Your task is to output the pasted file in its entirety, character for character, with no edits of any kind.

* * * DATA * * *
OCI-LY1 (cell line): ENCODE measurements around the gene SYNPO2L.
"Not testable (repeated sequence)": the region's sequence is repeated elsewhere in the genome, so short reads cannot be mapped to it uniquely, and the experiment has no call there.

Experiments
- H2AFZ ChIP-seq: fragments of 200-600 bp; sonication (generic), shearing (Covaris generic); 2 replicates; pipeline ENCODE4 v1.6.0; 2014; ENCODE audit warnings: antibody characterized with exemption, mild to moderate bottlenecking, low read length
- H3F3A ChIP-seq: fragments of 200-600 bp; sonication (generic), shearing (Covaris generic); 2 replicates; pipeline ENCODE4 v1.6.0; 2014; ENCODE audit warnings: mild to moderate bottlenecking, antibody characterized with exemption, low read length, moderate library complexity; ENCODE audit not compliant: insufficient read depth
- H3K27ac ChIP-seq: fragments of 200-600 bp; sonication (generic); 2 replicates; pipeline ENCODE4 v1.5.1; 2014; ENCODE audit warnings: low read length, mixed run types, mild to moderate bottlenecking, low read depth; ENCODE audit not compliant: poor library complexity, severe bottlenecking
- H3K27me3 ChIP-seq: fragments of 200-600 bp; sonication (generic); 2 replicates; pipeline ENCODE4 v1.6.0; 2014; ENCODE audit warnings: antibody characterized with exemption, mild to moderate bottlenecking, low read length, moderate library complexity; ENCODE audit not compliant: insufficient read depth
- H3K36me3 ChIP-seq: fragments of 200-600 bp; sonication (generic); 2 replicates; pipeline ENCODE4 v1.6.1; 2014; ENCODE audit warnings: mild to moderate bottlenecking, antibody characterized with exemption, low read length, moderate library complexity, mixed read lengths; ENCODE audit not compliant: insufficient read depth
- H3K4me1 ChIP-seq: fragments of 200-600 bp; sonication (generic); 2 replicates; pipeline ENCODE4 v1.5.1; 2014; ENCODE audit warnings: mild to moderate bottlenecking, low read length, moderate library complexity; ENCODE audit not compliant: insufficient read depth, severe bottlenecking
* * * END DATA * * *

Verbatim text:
OCI-LY1 (cell line): ENCODE measurements around the gene SYNPO2L.
"Not testable (repeated sequence)": the region's sequence is repeated elsewhere in the genome, so short reads cannot be mapped to it uniquely, and the experiment has no call there.

Experiments
- H2AFZ ChIP-seq: fragments of 200-600 bp; sonication (generic), shearing (Covaris generic); 2 replicates; pipeline ENCODE4 v1.6.0; 2014; ENCODE audit warnings: antibody characterized with exemption, mild to moderate bottlenecking, low read length
- H3F3A ChIP-seq: fragments of 200-600 bp; sonication (generic), shearing (Covaris generic); 2 replicates; pipeline ENCODE4 v1.6.0; 2014; ENCODE audit warnings: mild to moderate bottlenecking, antibody characterized with exemption, low read length, moderate library complexity; ENCODE audit not compliant: insufficient read depth
- H3K27ac ChIP-seq: fragments of 200-600 bp; sonication (generic); 2 replicates; pipeline ENCODE4 v1.5.1; 2014; ENCODE audit warnings: low read length, mixed run types, mild to moderate bottlenecking, low read depth; ENCODE audit not compliant: poor library complexity, severe bottlenecking
- H3K27me3 ChIP-seq: fragments of 200-600 bp; sonication (generic); 2 replicates; pipeline ENCODE4 v1.6.0; 2014; ENCODE audit warnings: antibody characterized with exemption, mild to moderate bottlenecking, low read length, moderate library complexity; ENCODE audit not compliant: insufficient read depth
- H3K36me3 ChIP-seq: fragments of 200-600 bp; sonication (generic); 2 replicates; pipeline ENCODE4 v1.6.1; 2014; ENCODE audit warnings: mild to moderate bottlenecking, antibody characterized with exemption, low read length, moderate library complexity, mixed read lengths; ENCODE audit not compliant: insufficient read depth
- H3K4me1 ChIP-seq: fragments of 200-600 bp; sonication (generic); 2 replicates; pipeline ENCODE4 v1.5.1; 2014; ENCODE audit warnings: mild to moderate bottlenecking, low read length, moderate library complexity; ENCODE audit not compliant: insufficient read depth, severe bottlenecking